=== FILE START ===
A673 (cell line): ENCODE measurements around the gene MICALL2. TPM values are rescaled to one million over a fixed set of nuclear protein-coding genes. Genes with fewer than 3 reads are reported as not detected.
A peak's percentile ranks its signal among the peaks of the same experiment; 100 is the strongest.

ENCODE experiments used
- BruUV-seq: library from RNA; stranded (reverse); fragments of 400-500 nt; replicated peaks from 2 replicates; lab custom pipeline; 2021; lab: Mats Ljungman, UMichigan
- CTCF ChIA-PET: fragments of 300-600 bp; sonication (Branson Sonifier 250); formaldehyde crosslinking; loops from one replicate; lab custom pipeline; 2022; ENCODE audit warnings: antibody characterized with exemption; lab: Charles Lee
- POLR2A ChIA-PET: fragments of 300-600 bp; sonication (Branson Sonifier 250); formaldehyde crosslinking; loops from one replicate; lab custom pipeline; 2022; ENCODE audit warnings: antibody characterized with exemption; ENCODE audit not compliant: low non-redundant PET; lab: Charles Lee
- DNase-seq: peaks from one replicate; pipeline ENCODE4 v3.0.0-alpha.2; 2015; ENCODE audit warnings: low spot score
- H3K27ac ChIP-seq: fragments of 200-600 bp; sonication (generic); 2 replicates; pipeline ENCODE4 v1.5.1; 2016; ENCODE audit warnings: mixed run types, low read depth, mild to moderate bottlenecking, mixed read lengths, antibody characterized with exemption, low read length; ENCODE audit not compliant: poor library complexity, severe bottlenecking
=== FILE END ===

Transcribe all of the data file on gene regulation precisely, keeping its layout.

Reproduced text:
A673 (cell line): ENCODE measurements around the gene MICALL2. TPM values are rescaled to one million over a fixed set of nuclear protein-coding genes. Genes with fewer than 3 reads are reported as not detected.
A peak's percentile ranks its signal among the peaks of the same experiment; 100 is the strongest.

ENCODE experiments used
- BruUV-seq: library from RNA; stranded (reverse); fragments of 400-500 nt; replicated peaks from 2 replicates; lab custom pipeline; 2021; lab: Mats Ljungman, UMichigan
- CTCF ChIA-PET: fragments of 300-600 bp; sonication (Branson Sonifier 250); formaldehyde crosslinking; loops from one replicate; lab custom pipeline; 2022; ENCODE audit warnings: antibody characterized with exemption; lab: Charles Lee
- POLR2A ChIA-PET: fragments of 300-600 bp; sonication (Branson Sonifier 250); formaldehyde crosslinking; loops from one replicate; lab custom pipeline; 2022; ENCODE audit warnings: antibody characterized with exemption; ENCODE audit not compliant: low non-redundant PET; lab: Charles Lee
- DNase-seq: peaks from one replicate; pipeline ENCODE4 v3.0.0-alpha.2; 2015; ENCODE audit warnings: low spot score
- H3K27ac ChIP-seq: fragments of 200-600 bp; sonication (generic); 2 replicates; pipeline ENCODE4 v1.5.1; 2016; ENCODE audit warnings: mixed run types, low read depth, mild to moderate bottlenecking, mixed read lengths, antibody characterized with exemption, low read length; ENCODE audit not compliant: poor library complexity, severe bottlenecking